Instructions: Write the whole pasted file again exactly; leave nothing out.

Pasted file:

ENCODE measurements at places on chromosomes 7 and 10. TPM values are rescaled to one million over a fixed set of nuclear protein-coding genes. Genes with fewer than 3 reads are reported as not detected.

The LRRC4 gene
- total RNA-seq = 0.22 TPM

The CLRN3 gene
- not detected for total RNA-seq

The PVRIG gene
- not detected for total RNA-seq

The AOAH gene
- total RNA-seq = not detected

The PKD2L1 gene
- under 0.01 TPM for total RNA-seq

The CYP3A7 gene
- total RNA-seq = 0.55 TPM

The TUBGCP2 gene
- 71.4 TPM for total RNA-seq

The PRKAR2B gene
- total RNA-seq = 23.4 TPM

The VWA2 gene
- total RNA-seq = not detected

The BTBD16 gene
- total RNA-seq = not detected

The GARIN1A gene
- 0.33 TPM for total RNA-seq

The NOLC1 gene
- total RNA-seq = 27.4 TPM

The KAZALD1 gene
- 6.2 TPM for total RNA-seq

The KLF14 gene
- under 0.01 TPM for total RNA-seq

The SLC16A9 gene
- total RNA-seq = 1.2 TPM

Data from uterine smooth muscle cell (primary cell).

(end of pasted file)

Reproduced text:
ENCODE measurements at places on chromosomes 7 and 10. TPM values are rescaled to one million over a fixed set of nuclear protein-coding genes. Genes with fewer than 3 reads are reported as not detected.

The LRRC4 gene
- total RNA-seq = 0.22 TPM

The CLRN3 gene
- not detected for total RNA-seq

The PVRIG gene
- not detected for total RNA-seq

The AOAH gene
- total RNA-seq = not detected

The PKD2L1 gene
- under 0.01 TPM for total RNA-seq

The CYP3A7 gene
- total RNA-seq = 0.55 TPM

The TUBGCP2 gene
- 71.4 TPM for total RNA-seq

The PRKAR2B gene
- total RNA-seq = 23.4 TPM

The VWA2 gene
- total RNA-seq = not detected

The BTBD16 gene
- total RNA-seq = not detected

The GARIN1A gene
- 0.33 TPM for total RNA-seq

The NOLC1 gene
- total RNA-seq = 27.4 TPM

The KAZALD1 gene
- 6.2 TPM for total RNA-seq

The KLF14 gene
- under 0.01 TPM for total RNA-seq

The SLC16A9 gene
- total RNA-seq = 1.2 TPM

Data from uterine smooth muscle cell (primary cell).